By LINDA A. JOHNSON, Associated Press
Drugmaker Merck & Co. swung to a fourth-quarter profit because of lower acquisition and restructuring charges and slightly higher sales.
The company forecast little improvement this year, when its top-selling drug, the allergy and asthma drug Singulair, is set to face competition from cheaper generic versions. Merck executives also cited increased pressure for lower drug prices, now in some key emerging markets as well as Europe, and a shift to unfavorable exchange rates as factors that will hurt revenue this year.
That echoed comments of other drugmakers that have reported results in the past two weeks.
Merck, the maker of the cervical cancer vaccine Gardasil and diabetes blockbusters Januvia and Janumet, said Thursday that net income was $1.51 billion, or 49 cents per share. A year earlier, Merck lost $531 million, or 17 cents a share.
Adjusted income was $2.98 billion, or 97 cents a share, up from $2.76 billion, or 88 cents a share. The earnings topped expectations for 95 cents per share, according to FactSet.
Revenue rose 1.6 percent $12.29 billion, short of expectations for $12.52 billion.
"We had a good quarter and a strong overall year," CEO Kenneth Frazier, who took over a year ago, told analysts on a conference call. "We are committed to strong operational growth despite challenges such as the Singulair patent expiration."
He said Merck has some newly approved drugs launching in various countries, got approval in the last quarter to market two drugs to additional patient groups, and plans during 2012 and 2013 to apply for approval of five major products in the U.S. and other countries.
The company, based in Whitehouse Station, N.J., forecast 2012 earnings per share of $3.75 to $3.85, excluding charges. Analysts expect $3.83. Including charges, Merck expects earnings per share of $2.04 to $2.30. The company said it expects revenue at or near 2011's total, whic was just over $48 billion.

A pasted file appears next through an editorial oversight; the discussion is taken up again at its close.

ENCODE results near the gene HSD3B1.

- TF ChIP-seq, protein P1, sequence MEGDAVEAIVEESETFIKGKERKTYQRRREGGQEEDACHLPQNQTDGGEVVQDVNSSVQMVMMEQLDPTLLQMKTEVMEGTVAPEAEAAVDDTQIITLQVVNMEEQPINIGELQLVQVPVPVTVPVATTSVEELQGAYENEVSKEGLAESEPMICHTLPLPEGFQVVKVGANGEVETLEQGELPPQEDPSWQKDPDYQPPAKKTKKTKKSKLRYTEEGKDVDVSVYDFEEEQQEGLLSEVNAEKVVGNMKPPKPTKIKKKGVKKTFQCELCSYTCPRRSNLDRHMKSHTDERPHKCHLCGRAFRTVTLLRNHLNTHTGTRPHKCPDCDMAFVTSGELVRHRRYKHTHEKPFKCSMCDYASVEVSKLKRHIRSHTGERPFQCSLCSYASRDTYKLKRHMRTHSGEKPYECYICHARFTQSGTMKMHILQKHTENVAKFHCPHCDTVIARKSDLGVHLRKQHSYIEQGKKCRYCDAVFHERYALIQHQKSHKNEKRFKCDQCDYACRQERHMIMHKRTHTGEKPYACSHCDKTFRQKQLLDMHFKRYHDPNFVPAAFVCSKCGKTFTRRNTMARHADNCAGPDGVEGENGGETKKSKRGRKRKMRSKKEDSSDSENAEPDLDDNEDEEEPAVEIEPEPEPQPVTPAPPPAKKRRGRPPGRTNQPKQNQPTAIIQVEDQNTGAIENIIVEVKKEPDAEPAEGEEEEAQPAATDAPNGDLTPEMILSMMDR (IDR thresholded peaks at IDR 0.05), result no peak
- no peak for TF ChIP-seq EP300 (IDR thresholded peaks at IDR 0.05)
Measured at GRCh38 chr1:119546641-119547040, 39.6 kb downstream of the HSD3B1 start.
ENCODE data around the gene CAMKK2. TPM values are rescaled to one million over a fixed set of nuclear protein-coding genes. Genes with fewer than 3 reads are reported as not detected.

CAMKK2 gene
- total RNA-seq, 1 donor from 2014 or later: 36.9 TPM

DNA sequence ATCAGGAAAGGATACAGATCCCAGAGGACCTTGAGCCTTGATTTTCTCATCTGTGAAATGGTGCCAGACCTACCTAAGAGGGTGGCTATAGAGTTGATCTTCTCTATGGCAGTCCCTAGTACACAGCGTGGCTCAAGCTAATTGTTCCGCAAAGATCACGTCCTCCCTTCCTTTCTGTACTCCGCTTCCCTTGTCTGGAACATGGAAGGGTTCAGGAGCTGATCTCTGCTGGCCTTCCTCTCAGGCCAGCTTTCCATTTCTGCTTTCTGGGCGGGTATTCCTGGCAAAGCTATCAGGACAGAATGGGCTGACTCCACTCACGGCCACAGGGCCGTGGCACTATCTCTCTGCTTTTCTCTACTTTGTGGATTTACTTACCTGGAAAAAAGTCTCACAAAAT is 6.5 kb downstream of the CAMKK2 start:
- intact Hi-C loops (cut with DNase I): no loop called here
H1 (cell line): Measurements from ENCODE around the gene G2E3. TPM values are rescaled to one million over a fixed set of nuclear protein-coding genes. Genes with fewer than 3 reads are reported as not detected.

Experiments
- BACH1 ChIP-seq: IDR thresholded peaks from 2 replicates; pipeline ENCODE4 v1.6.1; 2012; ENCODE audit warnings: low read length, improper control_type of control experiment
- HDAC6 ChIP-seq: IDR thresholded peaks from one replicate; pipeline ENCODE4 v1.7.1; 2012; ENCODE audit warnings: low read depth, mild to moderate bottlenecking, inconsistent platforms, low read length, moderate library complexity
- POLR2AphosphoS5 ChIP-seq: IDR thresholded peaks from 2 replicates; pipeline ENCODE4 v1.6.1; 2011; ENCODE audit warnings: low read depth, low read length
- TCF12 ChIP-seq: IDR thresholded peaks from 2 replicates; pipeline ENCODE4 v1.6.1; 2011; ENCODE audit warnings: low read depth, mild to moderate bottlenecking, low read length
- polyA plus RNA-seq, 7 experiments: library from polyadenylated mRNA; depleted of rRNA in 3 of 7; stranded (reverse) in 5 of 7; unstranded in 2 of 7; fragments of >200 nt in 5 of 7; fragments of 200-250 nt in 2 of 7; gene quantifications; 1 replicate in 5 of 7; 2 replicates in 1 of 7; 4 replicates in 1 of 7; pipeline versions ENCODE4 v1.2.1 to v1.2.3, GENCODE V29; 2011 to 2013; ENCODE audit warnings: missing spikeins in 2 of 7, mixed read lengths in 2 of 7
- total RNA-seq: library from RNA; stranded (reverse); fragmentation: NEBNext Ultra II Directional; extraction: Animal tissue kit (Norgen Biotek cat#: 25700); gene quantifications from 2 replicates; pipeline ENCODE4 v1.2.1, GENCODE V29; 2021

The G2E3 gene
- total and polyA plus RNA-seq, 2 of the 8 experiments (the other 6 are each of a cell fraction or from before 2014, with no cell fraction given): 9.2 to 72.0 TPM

In early trading, Merck shares fell 41 cents, or 1 percent, to $38.22.
Total pharmaceutical revenue was up 3 percent to $10.76 billion, led by double-digit sales growth for diabetes pills Januvia and Janumet, HIV drug Isentress and cervical cancer vaccine Gardasil. Sales rose 8 percent to $1.46 billion for Singulair, which gets generic competition in August.
Generic competition hurt sales of several prior blockbusters, including osteoporosis pill Fosamax. Meanwhile, recently approved hepatitis C drug Victrelis appeared to be off to a modest start, with revenue of $87 million in its third full quarter on the market.
Merck took charges of $1.48 billion for acquisition-related costs and $692 million for restructuring. Both are related to its ongoing integration of fellow New Jersey drugmaker Schering Plough Corp., which it bought in November 2009 for $49 billion. That deal gave Merck Schering's biotech, consumer health and veterinary medicine businesses, plus a stronger pipeline of experimental drugs. The combined company has been shedding jobs and closing some factories to reduce costs.
Merck posted much lower revenue from biologic immune disorder drug Remicade, which was down 28 percent at $511 million. That's because of a new, less-favorable revenue sharing agreement with Johnson & Johnson that followed arbitration after Merck bought Schering Plough, which had marketed the blockbuster drug jointly with J&J.
Sales of veterinary medicines rose 6 percent to $868 million. Sales of consumer health products such as nonprescription Claritin fell 5 percent to $361 million.
For the full year, Merck posted net income of $6.27 billion, or $2.02 per share, up from $861 million, or 28 cents a share. Revenue totaled $48.05 billion, up 4 percent from $45.99 billion in 2010.
Linda A. Johnson can be followed at http://twitter.com/LindaJ_onPharma
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